If you happen to want a walkway that would happen to run where the electric service would, a 4" thick concrete slab extending 6" beyond the conduit reduces the required burial depth to 4" (ie, right under the slab.)

Look for NEC table 300.5 for more detail.

share|improve this answer
    
...bring the ends of the conduit up vertically at buildings.. Reading this answer, and looking at the house shot in this video, I don't have to enter the house underground, correct? I say that b/c the top of my basement is above ground, and it would be easiest to drop it in right above the circuit breaker, which would also happen to be right next to where the main comes in. Bringing it up vertically at both buildings wouldn't be a problem and looking at both it might be a straight shot, another plus. –  BigHomie Apr 6 at 14:26
2  
Correct - it's quite typical to bring the conduit up above grade (use a large-radius sweep if you are pulling the wire in rather than assembling the conduit around it - or in any case to make the possibility of pulling later reasonable.) It also reduces leaks around the penetrations into the basement, if you can make them above-grade. Just be very careful where you drill the hole - right next to the main means you don't want to shift your hole a little and hit the main! –  Ecnerwal Apr 6 at 14:43
    
Marking this as the official answer because it answers my original question, though it should be noted that the answer about the doghouse and moving the air compressor closer to the house is a valid solution to my actual problem, and something I hadn't even considered, and may be able to help someone else who comes across this question. –  BigHomie Apr 21 at 19:48
add comment

Or: A completely different approach to the problem.

If the compressor is really the only thing driving you to want more power in the garage, and the electrical service in the garage, as it stands, would suit your needs adequately otherwise...move the compressor. Build it a "doghouse" in the yard where you can run a dedicated (and shorter) electrical line from the house (rewire the compressor for 220V if it can be wired for higher voltage and is presently 110V) and then run a compressed air line from the "doghouse" to the garage. That might be a lot less expensive than properly upgrading the garage electrical service...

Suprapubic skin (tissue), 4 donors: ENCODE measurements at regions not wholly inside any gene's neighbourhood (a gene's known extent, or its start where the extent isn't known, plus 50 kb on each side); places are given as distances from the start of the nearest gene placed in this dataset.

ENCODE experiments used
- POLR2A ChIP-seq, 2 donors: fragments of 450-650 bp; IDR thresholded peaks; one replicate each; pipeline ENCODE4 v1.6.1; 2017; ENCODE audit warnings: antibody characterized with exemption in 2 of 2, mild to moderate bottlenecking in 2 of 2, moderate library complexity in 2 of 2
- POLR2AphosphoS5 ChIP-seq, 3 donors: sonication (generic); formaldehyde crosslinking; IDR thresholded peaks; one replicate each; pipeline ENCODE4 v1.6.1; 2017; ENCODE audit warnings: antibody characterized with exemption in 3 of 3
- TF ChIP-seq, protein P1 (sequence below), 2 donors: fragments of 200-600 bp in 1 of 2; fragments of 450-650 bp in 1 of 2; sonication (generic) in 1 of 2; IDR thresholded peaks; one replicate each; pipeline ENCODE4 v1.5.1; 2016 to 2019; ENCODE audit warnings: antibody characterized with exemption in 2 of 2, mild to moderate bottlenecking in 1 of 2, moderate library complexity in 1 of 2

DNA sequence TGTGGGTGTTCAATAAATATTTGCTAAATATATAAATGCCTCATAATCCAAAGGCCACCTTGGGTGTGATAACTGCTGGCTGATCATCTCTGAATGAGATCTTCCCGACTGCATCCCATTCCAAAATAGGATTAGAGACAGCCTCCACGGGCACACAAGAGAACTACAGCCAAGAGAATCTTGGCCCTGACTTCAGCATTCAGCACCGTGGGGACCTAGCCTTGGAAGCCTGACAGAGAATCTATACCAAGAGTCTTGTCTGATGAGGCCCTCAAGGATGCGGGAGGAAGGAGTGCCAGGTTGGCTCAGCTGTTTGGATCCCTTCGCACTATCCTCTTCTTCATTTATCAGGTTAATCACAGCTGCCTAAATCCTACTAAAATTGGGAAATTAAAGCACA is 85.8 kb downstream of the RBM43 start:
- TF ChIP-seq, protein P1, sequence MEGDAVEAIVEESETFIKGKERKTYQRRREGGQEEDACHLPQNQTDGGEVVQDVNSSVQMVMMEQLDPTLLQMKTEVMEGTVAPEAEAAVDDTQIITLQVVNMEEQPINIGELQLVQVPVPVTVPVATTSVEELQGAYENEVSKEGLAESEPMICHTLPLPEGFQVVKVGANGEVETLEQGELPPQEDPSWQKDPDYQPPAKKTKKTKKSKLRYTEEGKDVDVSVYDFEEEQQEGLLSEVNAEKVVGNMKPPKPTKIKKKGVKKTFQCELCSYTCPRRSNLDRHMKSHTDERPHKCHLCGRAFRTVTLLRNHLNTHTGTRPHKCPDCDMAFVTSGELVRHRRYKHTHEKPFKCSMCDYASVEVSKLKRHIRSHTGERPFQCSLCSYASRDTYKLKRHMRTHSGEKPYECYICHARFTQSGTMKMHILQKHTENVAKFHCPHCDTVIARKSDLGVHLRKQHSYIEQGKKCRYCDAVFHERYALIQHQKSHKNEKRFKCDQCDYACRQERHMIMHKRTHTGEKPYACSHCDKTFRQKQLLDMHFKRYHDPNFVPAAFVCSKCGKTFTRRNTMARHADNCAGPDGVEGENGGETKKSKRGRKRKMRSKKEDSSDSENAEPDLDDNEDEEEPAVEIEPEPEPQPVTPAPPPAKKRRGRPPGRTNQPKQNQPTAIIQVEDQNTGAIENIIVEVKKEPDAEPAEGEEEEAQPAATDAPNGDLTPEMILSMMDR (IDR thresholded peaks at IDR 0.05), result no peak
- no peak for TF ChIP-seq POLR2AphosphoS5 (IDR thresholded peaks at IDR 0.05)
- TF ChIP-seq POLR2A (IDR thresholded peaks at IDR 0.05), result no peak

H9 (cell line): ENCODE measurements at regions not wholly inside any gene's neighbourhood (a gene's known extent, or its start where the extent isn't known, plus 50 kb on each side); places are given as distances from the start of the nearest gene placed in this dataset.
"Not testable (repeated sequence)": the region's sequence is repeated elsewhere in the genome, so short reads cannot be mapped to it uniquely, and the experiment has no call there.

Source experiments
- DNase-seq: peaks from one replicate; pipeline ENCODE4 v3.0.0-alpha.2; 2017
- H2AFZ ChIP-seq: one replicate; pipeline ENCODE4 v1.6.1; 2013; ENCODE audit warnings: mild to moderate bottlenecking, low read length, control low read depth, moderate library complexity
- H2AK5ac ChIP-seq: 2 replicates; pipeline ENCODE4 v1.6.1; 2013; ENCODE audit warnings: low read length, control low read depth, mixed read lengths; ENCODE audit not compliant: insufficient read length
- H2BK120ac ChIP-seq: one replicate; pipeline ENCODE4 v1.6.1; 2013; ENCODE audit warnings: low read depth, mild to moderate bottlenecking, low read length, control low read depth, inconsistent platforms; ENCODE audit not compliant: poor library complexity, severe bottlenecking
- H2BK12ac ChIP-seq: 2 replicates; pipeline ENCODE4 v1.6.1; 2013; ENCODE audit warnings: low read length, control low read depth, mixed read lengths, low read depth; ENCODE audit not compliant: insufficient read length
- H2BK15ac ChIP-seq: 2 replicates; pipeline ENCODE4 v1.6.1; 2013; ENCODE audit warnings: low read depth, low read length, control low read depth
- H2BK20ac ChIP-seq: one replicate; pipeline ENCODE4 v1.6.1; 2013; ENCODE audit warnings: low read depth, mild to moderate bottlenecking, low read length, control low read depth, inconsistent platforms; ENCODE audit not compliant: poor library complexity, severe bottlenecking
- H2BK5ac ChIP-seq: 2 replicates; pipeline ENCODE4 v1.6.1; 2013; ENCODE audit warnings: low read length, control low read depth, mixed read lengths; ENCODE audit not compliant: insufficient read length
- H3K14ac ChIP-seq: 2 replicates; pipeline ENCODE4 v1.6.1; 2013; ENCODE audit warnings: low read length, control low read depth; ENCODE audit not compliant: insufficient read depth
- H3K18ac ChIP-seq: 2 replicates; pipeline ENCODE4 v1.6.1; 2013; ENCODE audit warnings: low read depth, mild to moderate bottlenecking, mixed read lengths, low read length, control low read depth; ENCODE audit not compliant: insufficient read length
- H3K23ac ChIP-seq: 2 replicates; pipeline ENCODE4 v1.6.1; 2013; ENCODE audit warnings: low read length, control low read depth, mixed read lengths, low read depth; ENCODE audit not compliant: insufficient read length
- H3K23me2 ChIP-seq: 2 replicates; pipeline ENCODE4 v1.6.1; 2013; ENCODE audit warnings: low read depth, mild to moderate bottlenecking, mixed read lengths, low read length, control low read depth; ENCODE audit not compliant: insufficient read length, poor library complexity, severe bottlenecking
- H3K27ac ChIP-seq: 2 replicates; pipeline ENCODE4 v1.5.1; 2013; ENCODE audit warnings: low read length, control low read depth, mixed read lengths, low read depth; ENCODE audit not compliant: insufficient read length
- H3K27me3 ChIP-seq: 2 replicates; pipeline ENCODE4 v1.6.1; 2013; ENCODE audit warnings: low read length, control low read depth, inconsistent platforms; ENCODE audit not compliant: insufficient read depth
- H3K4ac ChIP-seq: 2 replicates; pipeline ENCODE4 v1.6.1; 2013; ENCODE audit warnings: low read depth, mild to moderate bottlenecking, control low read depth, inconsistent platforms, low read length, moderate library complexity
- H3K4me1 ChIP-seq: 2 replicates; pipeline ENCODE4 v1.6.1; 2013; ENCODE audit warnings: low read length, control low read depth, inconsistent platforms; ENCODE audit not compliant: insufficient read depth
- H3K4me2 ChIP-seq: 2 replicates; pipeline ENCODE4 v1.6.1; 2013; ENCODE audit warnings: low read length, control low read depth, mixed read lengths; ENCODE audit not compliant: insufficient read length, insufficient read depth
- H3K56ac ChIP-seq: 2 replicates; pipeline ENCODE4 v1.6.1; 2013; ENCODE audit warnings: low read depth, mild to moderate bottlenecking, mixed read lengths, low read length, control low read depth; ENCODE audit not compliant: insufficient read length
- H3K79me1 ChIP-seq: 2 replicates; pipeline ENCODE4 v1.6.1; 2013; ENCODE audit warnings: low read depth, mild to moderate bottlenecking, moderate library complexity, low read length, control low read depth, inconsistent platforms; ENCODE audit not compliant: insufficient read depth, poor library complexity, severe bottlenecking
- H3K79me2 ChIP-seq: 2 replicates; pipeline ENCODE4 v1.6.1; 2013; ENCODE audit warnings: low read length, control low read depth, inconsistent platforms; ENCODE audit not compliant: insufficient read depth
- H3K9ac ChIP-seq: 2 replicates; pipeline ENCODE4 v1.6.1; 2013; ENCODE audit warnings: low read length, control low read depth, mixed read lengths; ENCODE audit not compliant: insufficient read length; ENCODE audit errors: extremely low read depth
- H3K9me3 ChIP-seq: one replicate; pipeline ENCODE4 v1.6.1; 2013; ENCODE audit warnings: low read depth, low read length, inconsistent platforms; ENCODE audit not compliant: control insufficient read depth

share|improve this answer
    
Interesting approach, that's why i stated what the problem, I like out of the box solutions. Don't know if the hose would reach the garage with this approach, even upgrading to a 100 ft hose would be cheaper too if the compressor could handle it. What made you say rewire the compressor for 220, why not keep it at 110?? Something to do with it being outside?? –  BigHomie Apr 5 at 19:25
1  
Anytime you can (easily) provide a tool with 220, and the motor is rated for operation both ways, feeding it 220 cuts the current required in half - so if you are not hauling the compressor around to places where you need to plug it into 110, (ie, it's going to stay put, or move between places where 220 is available) 220 ends up being a little bit more efficient, and also reduces the wire size required. In practice, they usually start a bit better on 220 (higher voltage, less current, less voltage drop, voltage drop as a percentage of supply voltage even less...) –  Ecnerwal Apr 5 at 19:32
1  
As for the hose, probably getting a large-diameter airhose to run from the compressor to the garage, and then attaching your usual compressor hose or attachments to that would work, though I can easily over-engineer something more complicated in my head. ;-) Airhose diameter is somewhat like wire gauge - longer run wants larger size hose for reduced resistance and pressure loss. –  Ecnerwal Apr 5 at 19:41
add comment

Your Answer

 
discard

By posting your answer, you agree to the privacy policy and terms of service.

Not the answer you're looking for? Browse other questions tagged or ask your own question.